My Brother in the VFW
by Elizabeth Barbato
My left thumb is calloused
from grading essays. I’d like to say
it was from writing in general, but
to be honest it’s just from criticism.
It’s almost five and dark already.
Two years ago I would have been gritted, just
waiting for the first drink’s calm lick
down my spine, my gullet.
Instead I call my brother, who
leaves his cell phone to cry
at home, back in his apartment
crammed like a mouth full of sand
with dusty guns, small lead soldiers,
and books piled to the door
under a bust of Alexander.
He just wants to go
to a room with no windows.
There’s a reason why bars
have stools, not benches: personal orbits.
I see the future in red vinyl
and foggy mirrors ringed by Christmas lights
kept up all year long. I hear the puff
of air as the door opens, and the smell
that calls itself escape but is really despair.
As a child my brother could get out of anything—
cribs, punishments, eating his peas, violin lessons—
but he can’t get out of this. He will never get out of this.
Born in New England but transplanted successfully to New Jersey,
Elizabeth Barbato has been a teacher of English for fourteen years.
She has taught kindergarten through twelfth grade, and has spent
recent summers completing her doctoral degree, traveling in the
highlands of Scotland researching Macbeth, and in Vermont fishing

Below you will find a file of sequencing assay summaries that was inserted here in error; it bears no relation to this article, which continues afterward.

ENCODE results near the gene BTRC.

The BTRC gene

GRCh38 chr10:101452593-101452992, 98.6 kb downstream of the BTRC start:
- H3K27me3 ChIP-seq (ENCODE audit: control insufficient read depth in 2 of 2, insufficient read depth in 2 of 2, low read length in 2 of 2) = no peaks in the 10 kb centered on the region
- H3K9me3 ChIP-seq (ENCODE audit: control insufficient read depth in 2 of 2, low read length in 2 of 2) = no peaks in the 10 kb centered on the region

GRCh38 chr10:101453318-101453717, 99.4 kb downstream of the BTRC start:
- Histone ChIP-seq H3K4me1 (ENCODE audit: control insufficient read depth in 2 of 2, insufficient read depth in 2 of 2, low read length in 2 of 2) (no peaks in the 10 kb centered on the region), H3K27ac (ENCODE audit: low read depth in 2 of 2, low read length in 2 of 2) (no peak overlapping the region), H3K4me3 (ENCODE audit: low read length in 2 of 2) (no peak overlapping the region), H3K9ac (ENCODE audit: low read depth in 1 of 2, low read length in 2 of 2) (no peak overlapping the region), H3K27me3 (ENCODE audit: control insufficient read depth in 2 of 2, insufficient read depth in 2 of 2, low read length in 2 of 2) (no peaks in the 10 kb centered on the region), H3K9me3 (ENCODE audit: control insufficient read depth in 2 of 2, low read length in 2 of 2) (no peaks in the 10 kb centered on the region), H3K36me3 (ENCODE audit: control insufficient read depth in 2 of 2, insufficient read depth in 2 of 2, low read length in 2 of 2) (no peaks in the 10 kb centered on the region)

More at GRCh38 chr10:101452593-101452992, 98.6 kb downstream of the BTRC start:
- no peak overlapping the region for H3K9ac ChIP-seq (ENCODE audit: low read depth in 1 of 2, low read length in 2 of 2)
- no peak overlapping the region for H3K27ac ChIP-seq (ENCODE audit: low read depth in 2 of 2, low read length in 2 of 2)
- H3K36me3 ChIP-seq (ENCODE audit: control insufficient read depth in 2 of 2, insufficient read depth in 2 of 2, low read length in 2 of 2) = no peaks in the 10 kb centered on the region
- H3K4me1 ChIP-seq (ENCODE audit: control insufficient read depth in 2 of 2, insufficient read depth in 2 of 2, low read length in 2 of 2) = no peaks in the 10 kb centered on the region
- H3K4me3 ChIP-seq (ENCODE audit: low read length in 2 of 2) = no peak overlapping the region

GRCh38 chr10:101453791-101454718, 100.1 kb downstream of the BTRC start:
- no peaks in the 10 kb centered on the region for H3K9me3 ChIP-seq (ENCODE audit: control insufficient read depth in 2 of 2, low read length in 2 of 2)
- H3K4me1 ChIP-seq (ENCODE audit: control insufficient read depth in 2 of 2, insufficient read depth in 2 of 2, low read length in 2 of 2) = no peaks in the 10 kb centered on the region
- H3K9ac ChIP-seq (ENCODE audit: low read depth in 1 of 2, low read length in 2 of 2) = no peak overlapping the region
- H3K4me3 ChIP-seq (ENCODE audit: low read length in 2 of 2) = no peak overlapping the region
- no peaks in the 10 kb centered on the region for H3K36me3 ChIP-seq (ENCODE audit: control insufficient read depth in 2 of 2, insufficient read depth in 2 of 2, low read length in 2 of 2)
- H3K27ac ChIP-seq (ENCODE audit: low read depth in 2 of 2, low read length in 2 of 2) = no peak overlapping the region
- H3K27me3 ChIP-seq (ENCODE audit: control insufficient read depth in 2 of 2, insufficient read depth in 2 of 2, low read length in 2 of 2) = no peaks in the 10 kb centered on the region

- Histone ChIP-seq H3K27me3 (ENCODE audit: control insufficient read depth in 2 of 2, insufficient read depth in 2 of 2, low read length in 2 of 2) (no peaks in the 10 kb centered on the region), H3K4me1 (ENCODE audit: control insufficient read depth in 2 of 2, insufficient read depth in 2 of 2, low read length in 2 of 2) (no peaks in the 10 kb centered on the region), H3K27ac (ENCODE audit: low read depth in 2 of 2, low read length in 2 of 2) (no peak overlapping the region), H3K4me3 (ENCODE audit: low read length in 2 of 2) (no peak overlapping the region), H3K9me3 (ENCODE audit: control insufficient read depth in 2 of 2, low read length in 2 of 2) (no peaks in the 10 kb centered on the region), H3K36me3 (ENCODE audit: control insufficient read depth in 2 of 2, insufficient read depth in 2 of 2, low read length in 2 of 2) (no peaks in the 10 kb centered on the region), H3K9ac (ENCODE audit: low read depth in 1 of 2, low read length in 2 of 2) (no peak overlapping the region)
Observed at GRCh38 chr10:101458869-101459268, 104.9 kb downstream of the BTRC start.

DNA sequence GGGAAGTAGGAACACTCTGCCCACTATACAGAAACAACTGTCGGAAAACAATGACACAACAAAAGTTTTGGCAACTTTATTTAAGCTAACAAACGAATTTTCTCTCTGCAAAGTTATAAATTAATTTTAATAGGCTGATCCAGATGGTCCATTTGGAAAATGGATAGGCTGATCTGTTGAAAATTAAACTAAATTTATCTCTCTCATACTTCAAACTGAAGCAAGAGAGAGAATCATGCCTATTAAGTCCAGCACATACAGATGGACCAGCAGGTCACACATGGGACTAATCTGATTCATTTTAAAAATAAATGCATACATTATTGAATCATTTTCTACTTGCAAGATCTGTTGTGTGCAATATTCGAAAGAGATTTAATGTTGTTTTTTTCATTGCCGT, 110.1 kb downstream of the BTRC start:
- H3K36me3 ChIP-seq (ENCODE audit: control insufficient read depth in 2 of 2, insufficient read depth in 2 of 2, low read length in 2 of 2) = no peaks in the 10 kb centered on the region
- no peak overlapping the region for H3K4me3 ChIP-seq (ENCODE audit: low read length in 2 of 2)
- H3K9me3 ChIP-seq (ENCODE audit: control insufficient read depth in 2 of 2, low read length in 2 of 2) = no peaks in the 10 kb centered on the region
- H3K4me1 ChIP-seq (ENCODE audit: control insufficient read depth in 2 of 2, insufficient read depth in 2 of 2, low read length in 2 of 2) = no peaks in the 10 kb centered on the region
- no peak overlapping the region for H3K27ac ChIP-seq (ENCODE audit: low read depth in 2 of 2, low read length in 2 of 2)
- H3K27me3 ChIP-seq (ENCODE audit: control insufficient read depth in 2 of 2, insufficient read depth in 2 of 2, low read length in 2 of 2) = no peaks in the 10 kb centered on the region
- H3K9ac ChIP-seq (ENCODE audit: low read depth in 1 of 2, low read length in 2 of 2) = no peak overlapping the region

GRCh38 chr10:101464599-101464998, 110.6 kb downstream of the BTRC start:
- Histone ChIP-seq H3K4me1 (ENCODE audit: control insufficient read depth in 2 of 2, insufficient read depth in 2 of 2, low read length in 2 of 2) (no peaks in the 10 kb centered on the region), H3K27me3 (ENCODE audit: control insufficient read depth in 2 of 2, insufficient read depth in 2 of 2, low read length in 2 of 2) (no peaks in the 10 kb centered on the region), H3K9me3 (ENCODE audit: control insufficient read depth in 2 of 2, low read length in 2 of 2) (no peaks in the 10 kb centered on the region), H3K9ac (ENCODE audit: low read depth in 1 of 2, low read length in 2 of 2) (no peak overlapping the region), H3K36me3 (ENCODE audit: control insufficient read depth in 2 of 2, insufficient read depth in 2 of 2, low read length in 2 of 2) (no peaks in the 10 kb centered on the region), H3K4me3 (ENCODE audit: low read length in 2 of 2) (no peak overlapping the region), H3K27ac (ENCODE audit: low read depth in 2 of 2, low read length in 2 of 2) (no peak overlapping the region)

and working on her book. This summer she will travel to the
Galapagos to investigate Darwin and Vonnegut. This is Barbato’s
third submission and her first acceptance of a poem for a magazine
since she was in college.
On “My Brother in the VFW”:
I have a healthy fear of the invisible onset of alcoholism, as that
disease runs in my extended family. The persona I have
adopted in this poem shares that fear, as well as a fear for his or
her sibling, who spends an inordinate amount of time reminiscing
at the local watering hole. Though I do have a sibling who
proudly served our country and returned home safely, this poem
is not about him. I wrote it in honor of all veterans, but
especially for those with PTSD. I am painfully aware of the
growing number of soldiers returning from Iraq who are
damaged psychologically—those whose wounds are invisible.
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Apple Valley Review:
A Journal of Contemporary
Volume 3, Number 1
Copyright © 2008
by Leah Browning, Editor.
All future rights to material
published in the Apple
Valley Review are retained
by the individual authors